Bainbridge City Council hacks revenue assumptions

The city came with a budget. Council members came with a hatchet.

During the first round of budget discussions on Wednesday, Bainbridge City Council members slashed more than $3 million in revenue assumptions – the foundation of the 2009-2010 proposed budget. The show of financial solidarity among council members essentially put the city administration back on the drawing board with reduced funds to manipulate.

“I believe the decision you made today will take a lot of digestion,” Mayor Darlene Kordonowy said at the end of the six-hour meeting. “It’s going to take a lot of time to go back and readjust.”

Reducing revenue assumptions will force the council and the city administration to balance spending against a tighter wallet – the tradeoff most likely will mean delaying or cutting capital projects, reducing services and selling surplus city property to conform to new revenue forecasts.

The actions reveal council members’ feelings that, if anything, the local and national economy will remain for the next two years at or slightly above the unprecedented levels of decline seen in 2008.

“We are not getting good news from anyone,” Councilor Debbie Vancil said. “With our bond sales, we’re not getting good news from the banks, from the estate industry or retail. We didn’t get good news two years ago when building and development started dropping and when real estate excise tax started coming in down.

“It’s no longer and issue of writing on tea leaves, it’s writing on the wall,” she added.

Vancil proposed suspending the annual 1 percent property tax increase the city is allowed to levy against island residents. She believed the 1 percent increase, although lower than the rise of inflation, would be damaging to some island families struggling to pay their mortgages. The motion was quashed in a 4-2 vote – council Chairman Bill Knobloch was absent at Wednesday’s meeting.

The rest of the budget workshop showed relative unanimity among an often-split City Council.

“The council has come together with a great deal of common vision looking for an even more conservative and frugal plan for next year,” Councilor Barry Peters said. “I think it’s a sensitive response to the international crisis we find ourselves in.”

Council took aim at the staff’s assumptions for sales tax, real estate excise tax and building and development services for the next two years.

Finance Director Elray Konkel predicted 2008 will end with $3.05 million in sales tax revenue for the city; the council voted to keep assumptions at $3.05 million for the next two years, reducing prospective sales tax revenue by $485,000 in 2009 and $663,000 in 2010.

The council made the conservative assumptions despite the state’s enactment of the Streamlined Sales Tax agreement, which took effect on July 1, 2008. SST allows local municipalities to gather tax revenue on products that are shipped to Bainbridge from other cities, states or internet businesses. The State Department of Revenue believes an additional $35 million to $40 million in tax revenue will come into the state annually as a result of SST.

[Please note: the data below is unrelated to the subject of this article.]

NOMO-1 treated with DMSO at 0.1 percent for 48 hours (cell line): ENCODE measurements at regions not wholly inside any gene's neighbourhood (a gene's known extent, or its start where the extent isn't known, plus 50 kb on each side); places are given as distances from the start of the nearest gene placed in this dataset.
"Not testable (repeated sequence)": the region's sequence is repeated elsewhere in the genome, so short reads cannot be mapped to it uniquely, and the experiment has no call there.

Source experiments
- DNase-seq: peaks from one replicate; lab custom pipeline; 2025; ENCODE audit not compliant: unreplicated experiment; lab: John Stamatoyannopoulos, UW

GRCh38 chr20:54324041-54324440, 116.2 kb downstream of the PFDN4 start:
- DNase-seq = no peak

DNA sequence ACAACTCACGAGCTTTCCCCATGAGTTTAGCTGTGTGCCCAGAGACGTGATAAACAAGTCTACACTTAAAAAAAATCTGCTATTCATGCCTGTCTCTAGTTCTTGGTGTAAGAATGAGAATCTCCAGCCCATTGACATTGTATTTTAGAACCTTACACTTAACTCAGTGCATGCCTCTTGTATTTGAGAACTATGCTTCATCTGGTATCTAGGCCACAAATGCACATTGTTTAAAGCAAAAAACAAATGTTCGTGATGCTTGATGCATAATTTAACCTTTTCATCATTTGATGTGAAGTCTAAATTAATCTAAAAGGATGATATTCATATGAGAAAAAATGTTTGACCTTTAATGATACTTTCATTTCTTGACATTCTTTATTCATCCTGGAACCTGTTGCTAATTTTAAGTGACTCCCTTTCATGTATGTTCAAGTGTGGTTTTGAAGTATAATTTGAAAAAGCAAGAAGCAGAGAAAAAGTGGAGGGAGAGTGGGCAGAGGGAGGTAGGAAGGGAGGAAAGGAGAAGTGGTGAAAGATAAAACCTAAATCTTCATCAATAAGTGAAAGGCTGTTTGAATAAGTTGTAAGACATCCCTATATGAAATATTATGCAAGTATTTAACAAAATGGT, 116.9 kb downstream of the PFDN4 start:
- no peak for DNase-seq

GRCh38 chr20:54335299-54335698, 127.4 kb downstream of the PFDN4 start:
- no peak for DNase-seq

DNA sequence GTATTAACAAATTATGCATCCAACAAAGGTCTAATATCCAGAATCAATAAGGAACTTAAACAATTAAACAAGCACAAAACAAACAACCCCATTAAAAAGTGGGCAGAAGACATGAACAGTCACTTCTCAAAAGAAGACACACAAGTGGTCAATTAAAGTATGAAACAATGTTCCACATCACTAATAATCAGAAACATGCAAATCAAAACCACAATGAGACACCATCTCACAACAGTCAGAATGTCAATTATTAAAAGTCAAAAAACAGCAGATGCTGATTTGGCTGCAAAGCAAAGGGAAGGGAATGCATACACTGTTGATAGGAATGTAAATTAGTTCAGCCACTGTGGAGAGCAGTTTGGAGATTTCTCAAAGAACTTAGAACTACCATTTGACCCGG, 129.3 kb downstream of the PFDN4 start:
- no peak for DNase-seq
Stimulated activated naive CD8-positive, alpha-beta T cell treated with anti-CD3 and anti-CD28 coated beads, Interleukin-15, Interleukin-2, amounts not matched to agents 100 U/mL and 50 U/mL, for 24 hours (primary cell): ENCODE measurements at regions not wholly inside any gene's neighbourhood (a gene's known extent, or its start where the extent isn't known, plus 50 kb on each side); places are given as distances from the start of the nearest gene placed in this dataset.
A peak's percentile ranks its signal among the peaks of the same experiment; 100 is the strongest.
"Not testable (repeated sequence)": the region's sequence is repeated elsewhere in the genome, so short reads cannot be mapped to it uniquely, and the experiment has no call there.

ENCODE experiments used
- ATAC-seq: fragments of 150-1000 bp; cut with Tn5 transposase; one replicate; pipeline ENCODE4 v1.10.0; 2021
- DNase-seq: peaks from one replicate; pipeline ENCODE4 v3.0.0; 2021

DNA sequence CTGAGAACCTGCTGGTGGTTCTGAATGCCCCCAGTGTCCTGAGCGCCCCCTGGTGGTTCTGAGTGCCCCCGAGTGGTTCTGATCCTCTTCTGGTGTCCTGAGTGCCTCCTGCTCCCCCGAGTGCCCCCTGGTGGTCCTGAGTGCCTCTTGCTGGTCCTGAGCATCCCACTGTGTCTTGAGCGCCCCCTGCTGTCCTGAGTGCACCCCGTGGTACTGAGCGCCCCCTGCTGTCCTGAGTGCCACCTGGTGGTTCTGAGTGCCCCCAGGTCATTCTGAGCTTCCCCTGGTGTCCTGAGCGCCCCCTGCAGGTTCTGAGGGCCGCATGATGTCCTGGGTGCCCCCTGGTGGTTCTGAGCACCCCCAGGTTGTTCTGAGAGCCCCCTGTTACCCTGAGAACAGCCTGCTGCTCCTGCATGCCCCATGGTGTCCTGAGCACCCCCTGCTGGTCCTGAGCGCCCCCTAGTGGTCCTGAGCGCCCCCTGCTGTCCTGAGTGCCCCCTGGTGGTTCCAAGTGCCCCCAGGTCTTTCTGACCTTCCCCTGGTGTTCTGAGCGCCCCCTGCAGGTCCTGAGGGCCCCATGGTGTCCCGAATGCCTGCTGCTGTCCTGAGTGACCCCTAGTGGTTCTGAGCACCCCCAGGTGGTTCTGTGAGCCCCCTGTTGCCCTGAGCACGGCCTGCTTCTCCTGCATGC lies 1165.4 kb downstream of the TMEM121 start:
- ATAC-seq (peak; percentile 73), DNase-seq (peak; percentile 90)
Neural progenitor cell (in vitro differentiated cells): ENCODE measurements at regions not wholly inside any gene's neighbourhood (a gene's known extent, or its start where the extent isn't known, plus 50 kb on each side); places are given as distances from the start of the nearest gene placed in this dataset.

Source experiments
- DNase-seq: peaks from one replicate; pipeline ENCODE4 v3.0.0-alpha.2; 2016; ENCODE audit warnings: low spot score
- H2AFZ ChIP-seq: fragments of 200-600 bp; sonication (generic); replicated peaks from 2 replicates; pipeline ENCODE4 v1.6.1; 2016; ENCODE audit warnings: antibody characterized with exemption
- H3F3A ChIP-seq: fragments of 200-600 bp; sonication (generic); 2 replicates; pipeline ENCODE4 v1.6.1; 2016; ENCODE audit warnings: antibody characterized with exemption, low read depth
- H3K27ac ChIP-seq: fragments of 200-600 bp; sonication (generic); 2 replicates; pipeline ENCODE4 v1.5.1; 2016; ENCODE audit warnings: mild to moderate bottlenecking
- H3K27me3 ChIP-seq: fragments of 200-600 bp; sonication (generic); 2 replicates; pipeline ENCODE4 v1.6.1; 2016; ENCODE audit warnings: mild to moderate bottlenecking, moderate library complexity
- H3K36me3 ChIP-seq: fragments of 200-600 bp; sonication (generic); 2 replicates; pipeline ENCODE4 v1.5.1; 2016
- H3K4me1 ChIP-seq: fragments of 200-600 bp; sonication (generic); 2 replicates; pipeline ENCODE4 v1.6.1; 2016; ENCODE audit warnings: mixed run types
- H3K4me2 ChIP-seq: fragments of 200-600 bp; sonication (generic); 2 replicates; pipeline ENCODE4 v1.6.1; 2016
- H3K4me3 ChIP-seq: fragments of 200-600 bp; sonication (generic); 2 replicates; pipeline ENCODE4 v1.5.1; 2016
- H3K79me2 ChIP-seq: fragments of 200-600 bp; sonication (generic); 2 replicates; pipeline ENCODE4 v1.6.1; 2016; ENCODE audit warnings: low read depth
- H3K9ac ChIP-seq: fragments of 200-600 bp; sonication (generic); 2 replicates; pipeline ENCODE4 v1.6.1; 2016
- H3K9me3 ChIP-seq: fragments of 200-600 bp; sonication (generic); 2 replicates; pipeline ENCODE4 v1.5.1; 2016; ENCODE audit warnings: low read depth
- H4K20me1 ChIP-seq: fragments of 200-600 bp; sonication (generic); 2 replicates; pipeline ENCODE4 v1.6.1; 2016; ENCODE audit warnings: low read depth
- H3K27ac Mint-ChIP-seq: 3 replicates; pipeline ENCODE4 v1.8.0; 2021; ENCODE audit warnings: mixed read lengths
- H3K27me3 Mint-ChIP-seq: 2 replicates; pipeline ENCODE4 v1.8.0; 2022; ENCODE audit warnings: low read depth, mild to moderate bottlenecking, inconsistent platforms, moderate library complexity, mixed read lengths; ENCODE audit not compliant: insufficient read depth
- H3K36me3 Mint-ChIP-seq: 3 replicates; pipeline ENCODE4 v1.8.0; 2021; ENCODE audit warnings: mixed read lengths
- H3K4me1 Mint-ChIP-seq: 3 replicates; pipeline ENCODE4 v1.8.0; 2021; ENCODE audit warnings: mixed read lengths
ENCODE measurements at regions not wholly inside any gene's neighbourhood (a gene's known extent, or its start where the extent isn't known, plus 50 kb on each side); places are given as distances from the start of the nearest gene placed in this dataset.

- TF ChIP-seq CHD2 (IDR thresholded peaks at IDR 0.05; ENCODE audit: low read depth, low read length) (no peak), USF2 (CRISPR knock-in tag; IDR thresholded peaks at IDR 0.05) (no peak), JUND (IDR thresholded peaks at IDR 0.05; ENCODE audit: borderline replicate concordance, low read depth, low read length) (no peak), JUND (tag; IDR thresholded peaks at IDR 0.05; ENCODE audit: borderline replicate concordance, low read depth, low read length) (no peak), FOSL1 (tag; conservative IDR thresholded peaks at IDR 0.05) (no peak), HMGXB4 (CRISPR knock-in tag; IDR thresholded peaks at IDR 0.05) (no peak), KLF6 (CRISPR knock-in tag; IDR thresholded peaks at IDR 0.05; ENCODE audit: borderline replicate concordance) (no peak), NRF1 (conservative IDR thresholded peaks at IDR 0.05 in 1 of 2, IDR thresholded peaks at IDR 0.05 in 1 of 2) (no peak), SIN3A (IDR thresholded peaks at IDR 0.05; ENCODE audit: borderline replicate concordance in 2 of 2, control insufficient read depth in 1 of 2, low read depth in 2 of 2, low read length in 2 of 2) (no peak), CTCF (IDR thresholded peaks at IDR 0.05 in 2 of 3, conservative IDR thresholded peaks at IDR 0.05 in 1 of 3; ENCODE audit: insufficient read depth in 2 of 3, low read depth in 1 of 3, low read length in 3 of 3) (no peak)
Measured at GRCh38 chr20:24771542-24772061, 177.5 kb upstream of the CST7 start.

Council also decided to keep forecasts on real estate excise tax – halved this year due to the housing market collapse – at the 2008 level. That would result in a prospective reduction of $334,000 and $888,000 in 2009 and 2010, respectively.

The move leaves open the possibility that revenues could exceed expectations. If that were to happen, any spending above what is approved in the 2009-2010 budget would have to be approved by the city council. Whether that money would be saved, allocated towards capital projects or supplied to city departments remains unknown.

“That is one of the things we are wrestling with,” councilor Chris Snow said. “To have a fall-back budget if circumstances improve and revenues increase, and conversely if things are worse than we predict.”

Another area, building and development services, is likely to be targeted by the council for fee increases. Council members opted not to include those proposed increases in the revenue forecast and to keep building and development revenue stagnant at $1.17 million over the next two years.

The actions culminate in cuts of roughly $1.3 million from the 2009 and $2.2 million from the 2010 revenue assumptions, Konkel estimated,

The administration and council members also discussed the city’s ability to bond in 2009. Steve Gaidos, the city’s bond consultant, suggested that if the market doesn’t rebound the city may want to issue bond anticipation notes – essentially a short-term bank loan which would be paid off when the city bonds for money in a better market.

“Assuming there is a bank willing to lend, this would be a short-term obligation from 6 months to 3 years,” Gaidos said. “There is practically no money available for bonds right now. The city could try to sell bonds, it’s not impossible, but we just just don’t know what will happen.”

The freeze on the bond market and the cuts to revenue assumptions will likely take a toll on proposed capital projects. Council members reaffirmed pushing back a voter-approved bond for the expansion of the Bainbridge Island Senior Center to 2010, and it is possible police and court facilities will also need to be put on hold.

Council members were expected to take an in-depth look at their capital spending on Wednesday, but focused instead on revenue assumptions.

The reductions to those assumptions almost guarantees cuts to capital projects for the next two years.

“As I look at the 2009 and 2010 budget there is a $53 million city in ‘09 and an $83 million city in 2010,” Peters said. “I don’t see how we can do an $83 million dollar city in 2010.”

The next budget workshop is scheduled 3-9 p.m. Oct. 29 at City Hall, with 30 minutes of public comment to begin at 7 p.m.

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